At least $5 million per team, per year. That was the high end estimate for TV revenue distribution per Pac-12 team when the new TV deal was announced in 2012.
But as it turns out, those estimates were a bit off.
Jon Wilner of the Mercury News wrote about the Pac-12's TV revenue problem on Tuesday. The Networks distributed an estimated $1.5 million per school last season. The conference combines that number with the payout from the other parts of their TV deal including ESPN and Fox for the full distribution. When you compare that to the payouts in other top conferences, the numbers aren't pretty:
Fiscal year 2016 school distributions:
- SEC: $40 million (confirmed)
- Big Ten: $35 million (approximate)
- Pac-12: $27 million (approximate)
That looks bad … that is bad … but it’s about to get much worse for the Pac-12. Remember: The Big Ten’s new Tier 1 deal begins in 2017-18, and it’s also a whopper, averaging $440 million per year. Which brings us to …
Fiscal year 2017-18 school distributions:
- Big Ten: $45 million (estimate)
- SEC: $43 million (estimate)
- Pac-12: $31 million (estimate)
Blame it on Larry Scott. Blame it on the Networks. Blame it on DirecTV. It doesn't matter who's at fault, but it's a big problem for the Pac-12 conference. WSU AD Bill Moos spoke to the San Francisco Chronicle and agreed that the numbers are underwhelming. "We were hoping for $5 million to $6 million when we were launching," Moos said. " There was never a guarantee, but we ere optimistic because we owned it outright."
Moos does accept that the Networks have a lot of benefits, telling the Chronicle that they would have been "left in the dust" without money for new facilities that was provided by the upgraded TV contract. He added that half of the current conference AD's were hired following the launch of the networks. "The frustration is mainly from the ADs who came later."
So what can the networks do?
They can't renegotiate their rights deal with ESPN and Fox until their contract is close to ending in 2024.
They haven't been able to get carriage on DirecTV. The SF Chronicle says could be worth upwards up $3 million per team, but the network has been attempting to do that for years and has failed pretty publicly a couple of times.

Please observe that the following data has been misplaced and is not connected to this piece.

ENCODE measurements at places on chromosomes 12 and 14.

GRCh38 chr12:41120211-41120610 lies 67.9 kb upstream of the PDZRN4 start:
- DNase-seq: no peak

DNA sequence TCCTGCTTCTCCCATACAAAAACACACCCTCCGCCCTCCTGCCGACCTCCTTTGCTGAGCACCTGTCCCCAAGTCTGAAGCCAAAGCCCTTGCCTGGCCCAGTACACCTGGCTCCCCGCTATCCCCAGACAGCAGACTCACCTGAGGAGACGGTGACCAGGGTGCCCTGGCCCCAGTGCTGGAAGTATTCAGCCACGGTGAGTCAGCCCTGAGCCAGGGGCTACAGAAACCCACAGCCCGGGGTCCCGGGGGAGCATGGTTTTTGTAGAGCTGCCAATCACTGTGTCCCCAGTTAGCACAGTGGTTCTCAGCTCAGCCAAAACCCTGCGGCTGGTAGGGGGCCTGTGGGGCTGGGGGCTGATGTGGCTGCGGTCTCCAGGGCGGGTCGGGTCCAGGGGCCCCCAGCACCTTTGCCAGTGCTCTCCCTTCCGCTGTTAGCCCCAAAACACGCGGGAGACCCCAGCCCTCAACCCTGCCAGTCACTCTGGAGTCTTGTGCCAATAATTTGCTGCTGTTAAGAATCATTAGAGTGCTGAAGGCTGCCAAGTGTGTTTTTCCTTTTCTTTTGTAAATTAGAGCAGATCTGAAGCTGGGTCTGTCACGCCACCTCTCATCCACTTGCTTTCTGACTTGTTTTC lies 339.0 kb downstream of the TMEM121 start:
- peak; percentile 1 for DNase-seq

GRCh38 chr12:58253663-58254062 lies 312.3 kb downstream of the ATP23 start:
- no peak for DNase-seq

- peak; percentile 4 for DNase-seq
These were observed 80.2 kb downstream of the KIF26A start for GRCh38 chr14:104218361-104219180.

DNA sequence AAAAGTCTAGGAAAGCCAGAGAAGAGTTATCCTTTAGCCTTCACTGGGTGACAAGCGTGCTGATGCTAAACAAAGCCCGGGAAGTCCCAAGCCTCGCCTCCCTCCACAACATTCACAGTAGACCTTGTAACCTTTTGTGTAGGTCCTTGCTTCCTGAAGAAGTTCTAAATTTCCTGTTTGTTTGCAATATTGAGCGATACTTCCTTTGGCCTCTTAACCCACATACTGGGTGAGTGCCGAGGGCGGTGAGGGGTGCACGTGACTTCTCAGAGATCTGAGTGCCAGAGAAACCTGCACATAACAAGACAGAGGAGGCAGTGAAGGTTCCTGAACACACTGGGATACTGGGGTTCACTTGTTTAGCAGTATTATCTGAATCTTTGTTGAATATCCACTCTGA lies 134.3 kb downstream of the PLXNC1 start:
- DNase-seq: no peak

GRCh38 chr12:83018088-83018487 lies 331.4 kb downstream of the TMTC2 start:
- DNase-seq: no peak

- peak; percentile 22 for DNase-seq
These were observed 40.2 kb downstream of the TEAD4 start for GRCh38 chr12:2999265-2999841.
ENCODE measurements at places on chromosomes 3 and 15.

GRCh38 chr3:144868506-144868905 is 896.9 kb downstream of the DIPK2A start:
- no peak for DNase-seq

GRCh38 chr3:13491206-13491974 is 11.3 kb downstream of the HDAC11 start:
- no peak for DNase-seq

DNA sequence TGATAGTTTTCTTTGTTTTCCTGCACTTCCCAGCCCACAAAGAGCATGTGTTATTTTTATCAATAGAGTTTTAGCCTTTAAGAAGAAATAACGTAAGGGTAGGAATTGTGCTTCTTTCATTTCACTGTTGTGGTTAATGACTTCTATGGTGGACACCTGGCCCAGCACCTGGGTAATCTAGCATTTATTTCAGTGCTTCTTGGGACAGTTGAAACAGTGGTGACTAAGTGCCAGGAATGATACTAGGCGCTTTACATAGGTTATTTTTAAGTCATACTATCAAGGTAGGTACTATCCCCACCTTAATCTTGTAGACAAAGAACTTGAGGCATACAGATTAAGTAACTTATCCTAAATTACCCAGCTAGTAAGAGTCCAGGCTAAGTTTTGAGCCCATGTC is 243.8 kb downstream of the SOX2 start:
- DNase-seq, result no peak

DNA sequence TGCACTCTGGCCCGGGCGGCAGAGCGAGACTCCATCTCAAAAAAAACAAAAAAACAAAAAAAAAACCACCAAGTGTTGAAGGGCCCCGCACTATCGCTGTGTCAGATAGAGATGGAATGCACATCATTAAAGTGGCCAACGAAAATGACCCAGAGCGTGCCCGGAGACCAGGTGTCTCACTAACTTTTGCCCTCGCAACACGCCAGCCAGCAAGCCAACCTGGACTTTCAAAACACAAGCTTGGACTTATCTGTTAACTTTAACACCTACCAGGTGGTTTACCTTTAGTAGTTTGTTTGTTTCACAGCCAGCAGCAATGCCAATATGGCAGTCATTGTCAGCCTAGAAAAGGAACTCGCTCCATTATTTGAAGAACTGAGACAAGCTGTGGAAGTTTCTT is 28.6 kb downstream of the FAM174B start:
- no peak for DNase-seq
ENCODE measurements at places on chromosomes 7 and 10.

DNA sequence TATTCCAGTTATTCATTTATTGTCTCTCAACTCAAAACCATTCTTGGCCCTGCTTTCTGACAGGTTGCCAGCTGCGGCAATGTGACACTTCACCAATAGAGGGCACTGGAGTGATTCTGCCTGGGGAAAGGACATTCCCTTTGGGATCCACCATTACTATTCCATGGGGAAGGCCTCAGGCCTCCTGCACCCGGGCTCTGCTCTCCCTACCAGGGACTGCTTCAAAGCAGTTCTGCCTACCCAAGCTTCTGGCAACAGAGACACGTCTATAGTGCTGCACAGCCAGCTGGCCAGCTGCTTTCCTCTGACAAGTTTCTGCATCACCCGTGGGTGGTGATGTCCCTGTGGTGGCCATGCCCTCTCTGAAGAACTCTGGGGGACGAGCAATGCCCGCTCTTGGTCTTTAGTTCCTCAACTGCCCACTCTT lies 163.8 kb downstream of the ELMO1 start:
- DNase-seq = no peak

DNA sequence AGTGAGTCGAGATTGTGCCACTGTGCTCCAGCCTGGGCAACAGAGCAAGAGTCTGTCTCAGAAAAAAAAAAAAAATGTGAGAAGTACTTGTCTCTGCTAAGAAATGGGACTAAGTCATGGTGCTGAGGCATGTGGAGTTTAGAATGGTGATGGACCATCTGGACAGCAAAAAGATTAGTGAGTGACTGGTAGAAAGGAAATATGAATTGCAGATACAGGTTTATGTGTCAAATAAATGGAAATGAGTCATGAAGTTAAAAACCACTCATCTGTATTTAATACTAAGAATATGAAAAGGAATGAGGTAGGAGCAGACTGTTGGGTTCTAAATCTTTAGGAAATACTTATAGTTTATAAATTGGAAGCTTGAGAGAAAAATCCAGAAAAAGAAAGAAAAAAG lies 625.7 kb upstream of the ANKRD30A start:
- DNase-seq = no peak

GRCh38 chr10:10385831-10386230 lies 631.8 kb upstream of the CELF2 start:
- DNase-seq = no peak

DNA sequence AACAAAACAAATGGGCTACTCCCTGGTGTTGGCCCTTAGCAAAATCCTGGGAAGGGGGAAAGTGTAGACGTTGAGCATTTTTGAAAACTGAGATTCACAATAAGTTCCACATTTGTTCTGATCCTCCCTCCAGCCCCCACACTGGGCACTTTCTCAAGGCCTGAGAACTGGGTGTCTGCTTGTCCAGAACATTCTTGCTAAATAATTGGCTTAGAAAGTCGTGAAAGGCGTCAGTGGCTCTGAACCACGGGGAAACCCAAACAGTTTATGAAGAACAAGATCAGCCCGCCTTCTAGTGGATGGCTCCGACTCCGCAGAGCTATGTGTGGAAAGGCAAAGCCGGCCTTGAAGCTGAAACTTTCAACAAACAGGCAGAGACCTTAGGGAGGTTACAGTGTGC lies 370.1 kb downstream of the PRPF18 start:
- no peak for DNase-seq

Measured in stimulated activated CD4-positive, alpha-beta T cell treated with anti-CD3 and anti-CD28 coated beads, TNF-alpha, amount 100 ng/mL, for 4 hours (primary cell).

One option they do have is selling a stake in the networks, but that's an option Moos told the Spokesman Review last year he would prefer not to do.
So, for now, the network seems more or less stuck, so WSU is turning to other methods of raising money. As we wrote last week, WSU is raising donor rates to help their athletic department get closer to making a profit.
For most everyone else on the north side, you'll be paying $50 more than you did last year for every seat.
The biggest price increase though comes in the club seats. For those sitting outside the 20s, you'll be paying $150 more per seat this year which is less of an increase than the folks below you or inside the 20s where it's $300 more per seat. Percentage wise, they're actually smaller increases than many of the seats on the deck below but money wise, certainly the largest.
Pac-12 revenue lags SEC, Big Ten by whopping amount
It didn’t make major news in Pac-12 territory, and some fans might have missed it entirely. But late last week, crammed between National Signing Day and the Super Bowl, a certain conference in the southeastern quadrant released its financial information for the 2015-16 fiscal year.
Some ADs grumble about Pac-12 Networks’ payouts, distribution - San Francisco Chronicle
Five years after its formation, the Pac-12 Conference’s extensive sports broadcasting network remains a work in progress — successful on some levels, but still dogged by nagging questions regarding profitability and reach.
Pac-12 Network revenues still far short of projections | The Spokesman-Review
Even as the Pac-12 wins Rose Bowls, sends teams to the College Football Playoffs and has three teams in the Top-10 of the college basketball rankings, its TV revenues lag far behind its competitor conferences.
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